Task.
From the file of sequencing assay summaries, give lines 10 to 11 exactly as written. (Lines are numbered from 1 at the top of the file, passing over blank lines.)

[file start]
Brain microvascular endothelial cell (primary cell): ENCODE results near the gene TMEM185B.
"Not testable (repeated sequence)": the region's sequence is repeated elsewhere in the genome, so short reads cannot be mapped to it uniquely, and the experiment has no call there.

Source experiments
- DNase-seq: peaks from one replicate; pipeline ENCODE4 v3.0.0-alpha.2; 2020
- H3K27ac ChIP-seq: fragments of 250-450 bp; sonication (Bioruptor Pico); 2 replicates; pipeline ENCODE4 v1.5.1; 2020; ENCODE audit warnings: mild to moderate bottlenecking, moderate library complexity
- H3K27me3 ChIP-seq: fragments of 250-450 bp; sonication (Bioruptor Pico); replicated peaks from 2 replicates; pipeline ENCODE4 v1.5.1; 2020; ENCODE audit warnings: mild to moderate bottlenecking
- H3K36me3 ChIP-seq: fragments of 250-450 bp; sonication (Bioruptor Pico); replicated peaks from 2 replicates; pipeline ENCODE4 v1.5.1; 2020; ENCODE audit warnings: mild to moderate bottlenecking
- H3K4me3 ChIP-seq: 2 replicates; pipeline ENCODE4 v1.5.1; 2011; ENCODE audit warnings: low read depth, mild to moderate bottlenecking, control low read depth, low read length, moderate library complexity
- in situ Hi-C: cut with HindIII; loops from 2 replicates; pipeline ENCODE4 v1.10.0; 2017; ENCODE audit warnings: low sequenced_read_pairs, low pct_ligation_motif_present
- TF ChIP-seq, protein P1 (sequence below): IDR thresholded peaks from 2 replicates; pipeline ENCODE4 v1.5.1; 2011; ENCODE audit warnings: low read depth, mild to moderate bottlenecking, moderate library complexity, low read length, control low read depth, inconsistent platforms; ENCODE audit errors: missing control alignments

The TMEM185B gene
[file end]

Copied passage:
- TF ChIP-seq, protein P1 (sequence below): IDR thresholded peaks from 2 replicates; pipeline ENCODE4 v1.5.1; 2011; ENCODE audit warnings: low read depth, mild to moderate bottlenecking, moderate library complexity, low read length, control low read depth, inconsistent platforms; ENCODE audit errors: missing control alignments

The TMEM185B gene